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Newborn hearing screening

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The newborn hearing screening is a test given to newborns to check their hearing before they leave the hospital. 

The test is typically conducted within the first few days of life and involves measuring the baby's response to sounds.

It’s not uncommon for newborns to fail the hearing screening. A failed hearing screening can be caused by a number of factors
Q: What happens if my newborn fails (also known as having a refer’ result) the hearing screening?

A: If your newborn fails the hearing screening, it doesn't necessarily mean they have a permanent hearing loss. Sometimes babies can fail the screening due to fluid in the ear or other temporary issues. 

If your newborn does not pass the initial hearing screening further assessment will be recommended to determine whether a permanent hearing loss does in fact exist. 

It is important to follow the recommendations from the newborn hearing screening team regarding further assessment.

Q: What are the possible causes of a failed hearing screening?

A: A failed hearing screening can be caused by a number of factors, including fluid in the ear post-birth, having an inherited or genetic hearing loss. 

A permanent hearing loss will also result in a failed screening.

Q: What is the next step if my newborn fails the hearing screening?

A: If your newborn does not pass the initial hearing screening then it will be recommended that your child undergo further testing through Child and Youth Health. This may occur in a Child and Youth Health clinic, or you may be referred to the Women’s and Children’s hospital. 

This may also involve more extensive, but non invasive hearing tests, which will confirm whether there is any permanent hearing loss. The tests will check the severity of the loss, as well as whether any fluid in the ears is impacting results.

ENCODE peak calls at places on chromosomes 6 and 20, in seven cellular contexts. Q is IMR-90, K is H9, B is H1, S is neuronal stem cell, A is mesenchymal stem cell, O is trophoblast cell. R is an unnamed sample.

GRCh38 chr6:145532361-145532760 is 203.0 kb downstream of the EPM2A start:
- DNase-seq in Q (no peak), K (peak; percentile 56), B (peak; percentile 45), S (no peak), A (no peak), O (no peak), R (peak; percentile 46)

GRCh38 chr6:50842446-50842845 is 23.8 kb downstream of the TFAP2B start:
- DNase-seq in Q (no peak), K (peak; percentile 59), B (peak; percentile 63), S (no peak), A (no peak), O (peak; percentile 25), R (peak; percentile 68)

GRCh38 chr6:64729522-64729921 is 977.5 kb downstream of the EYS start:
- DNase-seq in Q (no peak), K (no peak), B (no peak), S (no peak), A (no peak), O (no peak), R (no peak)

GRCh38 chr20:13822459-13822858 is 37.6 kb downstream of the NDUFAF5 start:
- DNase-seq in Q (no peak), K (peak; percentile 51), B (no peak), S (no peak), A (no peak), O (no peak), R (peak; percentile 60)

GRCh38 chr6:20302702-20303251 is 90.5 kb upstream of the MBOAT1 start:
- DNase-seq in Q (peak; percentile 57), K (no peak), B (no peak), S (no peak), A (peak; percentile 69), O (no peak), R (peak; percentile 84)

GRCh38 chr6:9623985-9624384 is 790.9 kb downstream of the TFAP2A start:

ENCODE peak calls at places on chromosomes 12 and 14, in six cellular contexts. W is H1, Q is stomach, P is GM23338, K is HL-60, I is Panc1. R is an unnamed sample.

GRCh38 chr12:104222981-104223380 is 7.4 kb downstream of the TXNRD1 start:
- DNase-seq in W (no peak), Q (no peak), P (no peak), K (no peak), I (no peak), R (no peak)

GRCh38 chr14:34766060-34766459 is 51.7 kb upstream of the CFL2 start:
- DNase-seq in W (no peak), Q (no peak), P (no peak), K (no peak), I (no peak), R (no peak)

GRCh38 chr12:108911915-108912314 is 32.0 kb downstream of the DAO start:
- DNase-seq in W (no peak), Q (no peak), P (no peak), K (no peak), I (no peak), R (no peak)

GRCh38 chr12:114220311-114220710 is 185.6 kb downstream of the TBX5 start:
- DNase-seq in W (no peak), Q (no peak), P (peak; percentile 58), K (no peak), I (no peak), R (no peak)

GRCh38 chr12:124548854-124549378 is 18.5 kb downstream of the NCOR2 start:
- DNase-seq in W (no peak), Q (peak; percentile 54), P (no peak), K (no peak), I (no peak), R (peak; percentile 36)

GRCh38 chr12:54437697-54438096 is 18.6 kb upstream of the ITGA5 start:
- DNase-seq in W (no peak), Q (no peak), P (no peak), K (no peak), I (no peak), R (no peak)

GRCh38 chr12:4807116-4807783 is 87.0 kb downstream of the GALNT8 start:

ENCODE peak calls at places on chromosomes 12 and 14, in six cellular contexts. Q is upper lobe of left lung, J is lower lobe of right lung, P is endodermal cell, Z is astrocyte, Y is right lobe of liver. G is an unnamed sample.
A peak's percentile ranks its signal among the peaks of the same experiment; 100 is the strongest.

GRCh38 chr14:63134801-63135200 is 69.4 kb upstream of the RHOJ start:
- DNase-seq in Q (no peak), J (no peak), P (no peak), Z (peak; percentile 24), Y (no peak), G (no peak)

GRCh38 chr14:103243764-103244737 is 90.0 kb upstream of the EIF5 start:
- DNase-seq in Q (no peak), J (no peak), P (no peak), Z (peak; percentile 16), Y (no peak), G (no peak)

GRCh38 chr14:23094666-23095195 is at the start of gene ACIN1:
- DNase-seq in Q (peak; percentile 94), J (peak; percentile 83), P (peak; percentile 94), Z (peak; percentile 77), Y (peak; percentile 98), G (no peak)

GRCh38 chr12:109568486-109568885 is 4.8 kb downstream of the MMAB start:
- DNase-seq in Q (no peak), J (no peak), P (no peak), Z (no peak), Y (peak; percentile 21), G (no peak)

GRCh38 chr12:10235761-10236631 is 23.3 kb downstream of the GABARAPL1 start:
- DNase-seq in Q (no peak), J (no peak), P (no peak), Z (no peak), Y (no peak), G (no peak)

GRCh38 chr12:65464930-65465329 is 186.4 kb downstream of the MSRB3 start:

Q: What are the treatment options if my newborn is diagnosed with hearing loss?

A: Treatment options for hearing loss in newborns can vary depending on the severity and type of hearing loss. Some options include hearing aids or cochlear implants.

Children with hearing loss can also benefit from spoken language intervention programs, speech therapy and/or training in Auslan (Sign language) to help the child develop communication skills.

All intervention options are discussed with you following diagnosis of a hearing loss.

Q: Is it common for newborns to fail the hearing screening?

A: It is not uncommon for newborns to fail their hearing screening.

Q: Can hearing loss in newborns be prevented?

A: In some cases, hearing loss in newborns can be prevented. For example, avoiding exposure to particular diseases during pregnancy, such as CMV or Rubella. 

Some Hearing loss in newborns is caused by genetic factors which cannot be prevented. If you have a family history of permanent hearing loss from childhood genetic counselling prior to getting pregnant is one way to reduce the chance of an inherited condition being transferred to your child.

Occasionally children are born with a congenital (from birth) hearing loss for which no known cause can be found. In terms of how best to reduce the risk of hearing loss in your baby it is best to consult with your obstetrician, or GP.

Q: How can I support my newborn if they have a hearing loss?

A: If your newborn has a hearing loss, there are many resources available to support you and your family. This may include early intervention programs like the ones at Can:Do 4Kids, support groups, and other services to help your child develop communication skills and reach their full potential. These services will be discussed with you when your child has been diagnosed with a hearing loss.

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When you have a child with hearing, vision or other developmental challenges, it can feel overwhelming – especially given all the new information, health professionals, and appointments and tests to cope with.

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